The issues of shipping, packaging and quarantine are covered in a paper submitted to SGM Microbiology Today and also available on the SGM web site. This paper is available to provide relevant information on how the law affects culture collection work. View PDF
Clients in the UK who wish to obtain cultures of non-indigenous plant pathogens must first obtain a DEFRA license. Under the terms of such a licence the shipper is required to see a copy of the permit before such strains can be supplied. Such licences are available in England and Wales from DEFRA, Room 340, Foss House, Kings Pool, 1-2 Peace Holme Green, York YO1 7PX and in Scotland from Plant Health Section, Agricultural Science Agency, East Craigs, Edinburgh EH12 8NJ.
Non-indigenous tree pathogens can only be supplied if the customer holds a current permit issued by The Forestry Commission: Forestry Commission Headquarters, 231 Corsthorphine Road, Edinburgh EH12 7AP.
All shipments to Canada and the USA for plant pathogens must be accompanied by import mailing labels, without which entry of cultures to these countries is refused. For further information please consult:Canada: www.inspection.gc.ca USA: www.aphis.usda.gov/plant_health The specified Animal pathogens order 2008 makes it an offence to possess or spread a listed animal pathogen (e.g. Brucella) within Great Britain without a licence. It is supplemented by the importation of Animal Pathogens Order 1980 which makes it an offence to import any animal pathogen, or potential or actual carrier, of an animal pathogen from an non-EC country, except under license. Both the supplier and recipient must hold the appropriate licences and undergo regular inspections from DEFRA. Requests for strains must be refused where the requestor is unable to produce a copy of the appropriate licence. Such licences can be obtained in the UK from The Pathogens Licensing Team, DEFRA, Area 5A, 17 Smith Sq., London, SW1P 3JR.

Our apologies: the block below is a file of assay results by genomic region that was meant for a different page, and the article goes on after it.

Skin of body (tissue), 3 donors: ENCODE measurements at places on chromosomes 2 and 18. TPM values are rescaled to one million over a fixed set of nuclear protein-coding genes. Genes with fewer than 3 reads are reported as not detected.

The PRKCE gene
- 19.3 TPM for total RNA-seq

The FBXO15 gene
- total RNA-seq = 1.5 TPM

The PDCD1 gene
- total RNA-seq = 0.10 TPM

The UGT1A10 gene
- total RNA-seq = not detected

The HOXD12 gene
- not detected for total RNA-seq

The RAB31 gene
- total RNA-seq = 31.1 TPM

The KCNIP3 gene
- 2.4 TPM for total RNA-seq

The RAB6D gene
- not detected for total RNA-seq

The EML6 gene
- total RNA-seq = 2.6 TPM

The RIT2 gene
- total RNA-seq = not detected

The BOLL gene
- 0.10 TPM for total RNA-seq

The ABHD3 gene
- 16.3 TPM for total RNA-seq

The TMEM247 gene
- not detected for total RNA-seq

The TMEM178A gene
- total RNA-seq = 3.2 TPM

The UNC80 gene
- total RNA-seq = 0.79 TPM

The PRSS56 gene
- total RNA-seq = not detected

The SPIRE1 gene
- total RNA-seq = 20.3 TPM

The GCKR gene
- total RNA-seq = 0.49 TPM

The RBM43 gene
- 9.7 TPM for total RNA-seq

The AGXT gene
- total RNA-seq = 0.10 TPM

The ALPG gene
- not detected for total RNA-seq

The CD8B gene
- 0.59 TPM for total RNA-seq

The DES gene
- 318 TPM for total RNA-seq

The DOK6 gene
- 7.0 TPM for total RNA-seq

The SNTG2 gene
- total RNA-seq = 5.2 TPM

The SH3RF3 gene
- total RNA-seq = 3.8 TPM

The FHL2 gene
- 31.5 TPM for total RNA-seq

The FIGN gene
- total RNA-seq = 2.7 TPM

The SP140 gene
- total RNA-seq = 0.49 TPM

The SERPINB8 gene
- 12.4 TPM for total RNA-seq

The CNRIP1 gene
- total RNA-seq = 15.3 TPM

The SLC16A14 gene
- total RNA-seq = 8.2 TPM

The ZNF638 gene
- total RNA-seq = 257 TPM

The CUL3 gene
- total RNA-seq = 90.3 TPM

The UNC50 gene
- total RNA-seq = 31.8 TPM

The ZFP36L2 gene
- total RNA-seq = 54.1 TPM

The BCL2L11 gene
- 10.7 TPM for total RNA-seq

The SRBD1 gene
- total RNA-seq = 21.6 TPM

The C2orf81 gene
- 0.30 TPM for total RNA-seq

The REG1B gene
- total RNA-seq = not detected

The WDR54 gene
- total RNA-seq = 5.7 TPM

Information on the transport of plant pathogens throughout Europe can be obtained from the European and Mediterranean Plant Protection Organisation (EPPO), 1 rue le Nôtre, 75016 Paris, France.
Countries have their own regulations governing the packaging and transport of biological material in their domestic mail. International Postal Regulations regarding the postage of human and animal pathogens are very strict on account of the safety hazard they present. There are several organisations that set regulations controlling the international transfer of such material. These include the International Air Transport Association (IATA), International Civil Aviation Organisation (ICAO), United Nations Committee of Experts on the Transport of Dangerous Goods, the Universal Postal Union (UPU) and the World Health Organisation (WHO). It is common place to send microorganisms by post, as this is more convenient and less expensive than airfreight. However, many countries prohibit the movement of biological substances through their postal services. The International Bureau of the UPU in Berne publishes all import and export restrictions for biological materials by national postal services. See www.ebrcn.net/download/WP5_EBRCN_transport.doc for the international regulations for packaging and shipping of microorganisms.
Some countries will not accept human pathogens through the post for carriage overseas and this now includes the UK. A list, which changes from time to time, of these countries can also be obtained from the Post Office (also see Anon, 1998; Smith, 1996).
It is probably not uncommon for cultures to be transported on the person. This is a practice that should be resisted. Such an act contravenes public transport regulations and where aircraft are concerned cultures are considered dangerous goods under the IATA regulations with the possibility of heavy penalties imposed on those caught. Carriage on the person also circumvents all the controls described herein, which are designed to promote safety.
A safety data sheet must be despatched with an organism indicating which hazard group it belongs to and what containment and disposal procedures are necessary. In the UK, microorganisms are covered by the Control of Substances Hazardous to Health (COSHH) regulations (1988), HSW Act s.6(4)(c) and subject to the Approved Code of Practice for Biological Agents 1994 (Anon, 1994). Article 10 of the EU Directive 90/379/EEC regulates that manufacturers, importers, distributors and suppliers must provide safety data sheets in a prescribed format. A safety data sheet accompanying a microorganism must include: